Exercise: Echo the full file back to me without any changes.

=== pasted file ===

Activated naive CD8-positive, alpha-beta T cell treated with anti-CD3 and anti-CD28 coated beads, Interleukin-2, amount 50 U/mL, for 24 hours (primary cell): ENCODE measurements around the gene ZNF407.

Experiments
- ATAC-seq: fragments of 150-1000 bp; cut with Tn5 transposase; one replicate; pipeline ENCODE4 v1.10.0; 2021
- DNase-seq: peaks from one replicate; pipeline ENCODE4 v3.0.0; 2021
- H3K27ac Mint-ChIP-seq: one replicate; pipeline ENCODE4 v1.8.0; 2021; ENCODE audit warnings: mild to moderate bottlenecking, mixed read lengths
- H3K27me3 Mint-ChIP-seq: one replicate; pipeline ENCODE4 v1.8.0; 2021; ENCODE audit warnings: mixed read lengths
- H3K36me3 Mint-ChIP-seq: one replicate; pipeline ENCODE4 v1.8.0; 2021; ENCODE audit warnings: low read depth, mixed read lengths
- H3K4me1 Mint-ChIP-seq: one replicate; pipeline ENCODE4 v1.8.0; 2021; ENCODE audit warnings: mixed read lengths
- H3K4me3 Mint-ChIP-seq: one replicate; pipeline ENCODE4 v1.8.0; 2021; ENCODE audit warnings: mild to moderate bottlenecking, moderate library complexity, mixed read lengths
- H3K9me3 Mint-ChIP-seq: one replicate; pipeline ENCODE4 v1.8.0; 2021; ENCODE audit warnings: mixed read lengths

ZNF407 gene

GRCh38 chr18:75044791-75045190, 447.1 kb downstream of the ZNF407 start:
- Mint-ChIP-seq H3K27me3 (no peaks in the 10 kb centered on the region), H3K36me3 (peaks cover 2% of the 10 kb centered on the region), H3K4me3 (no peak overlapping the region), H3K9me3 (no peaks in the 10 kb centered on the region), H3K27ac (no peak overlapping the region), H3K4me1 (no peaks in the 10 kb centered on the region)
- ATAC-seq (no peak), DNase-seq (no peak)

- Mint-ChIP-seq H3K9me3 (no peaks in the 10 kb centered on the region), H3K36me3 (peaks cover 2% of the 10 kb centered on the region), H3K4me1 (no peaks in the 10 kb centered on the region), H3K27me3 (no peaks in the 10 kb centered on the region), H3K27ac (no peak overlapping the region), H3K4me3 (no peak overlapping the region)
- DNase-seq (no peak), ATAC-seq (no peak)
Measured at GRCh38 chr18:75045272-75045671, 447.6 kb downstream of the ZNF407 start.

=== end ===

Activated naive CD8-positive, alpha-beta T cell treated with anti-CD3 and anti-CD28 coated beads, Interleukin-2, amount 50 U/mL, for 24 hours (primary cell): ENCODE measurements around the gene ZNF407.

Experiments
- ATAC-seq: fragments of 150-1000 bp; cut with Tn5 transposase; one replicate; pipeline ENCODE4 v1.10.0; 2021
- DNase-seq: peaks from one replicate; pipeline ENCODE4 v3.0.0; 2021
- H3K27ac Mint-ChIP-seq: one replicate; pipeline ENCODE4 v1.8.0; 2021; ENCODE audit warnings: mild to moderate bottlenecking, mixed read lengths
- H3K27me3 Mint-ChIP-seq: one replicate; pipeline ENCODE4 v1.8.0; 2021; ENCODE audit warnings: mixed read lengths
- H3K36me3 Mint-ChIP-seq: one replicate; pipeline ENCODE4 v1.8.0; 2021; ENCODE audit warnings: low read depth, mixed read lengths
- H3K4me1 Mint-ChIP-seq: one replicate; pipeline ENCODE4 v1.8.0; 2021; ENCODE audit warnings: mixed read lengths
- H3K4me3 Mint-ChIP-seq: one replicate; pipeline ENCODE4 v1.8.0; 2021; ENCODE audit warnings: mild to moderate bottlenecking, moderate library complexity, mixed read lengths
- H3K9me3 Mint-ChIP-seq: one replicate; pipeline ENCODE4 v1.8.0; 2021; ENCODE audit warnings: mixed read lengths

ZNF407 gene

GRCh38 chr18:75044791-75045190, 447.1 kb downstream of the ZNF407 start:
- Mint-ChIP-seq H3K27me3 (no peaks in the 10 kb centered on the region), H3K36me3 (peaks cover 2% of the 10 kb centered on the region), H3K4me3 (no peak overlapping the region), H3K9me3 (no peaks in the 10 kb centered on the region), H3K27ac (no peak overlapping the region), H3K4me1 (no peaks in the 10 kb centered on the region)
- ATAC-seq (no peak), DNase-seq (no peak)

- Mint-ChIP-seq H3K9me3 (no peaks in the 10 kb centered on the region), H3K36me3 (peaks cover 2% of the 10 kb centered on the region), H3K4me1 (no peaks in the 10 kb centered on the region), H3K27me3 (no peaks in the 10 kb centered on the region), H3K27ac (no peak overlapping the region), H3K4me3 (no peak overlapping the region)
- DNase-seq (no peak), ATAC-seq (no peak)
Measured at GRCh38 chr18:75045272-75045671, 447.6 kb downstream of the ZNF407 start.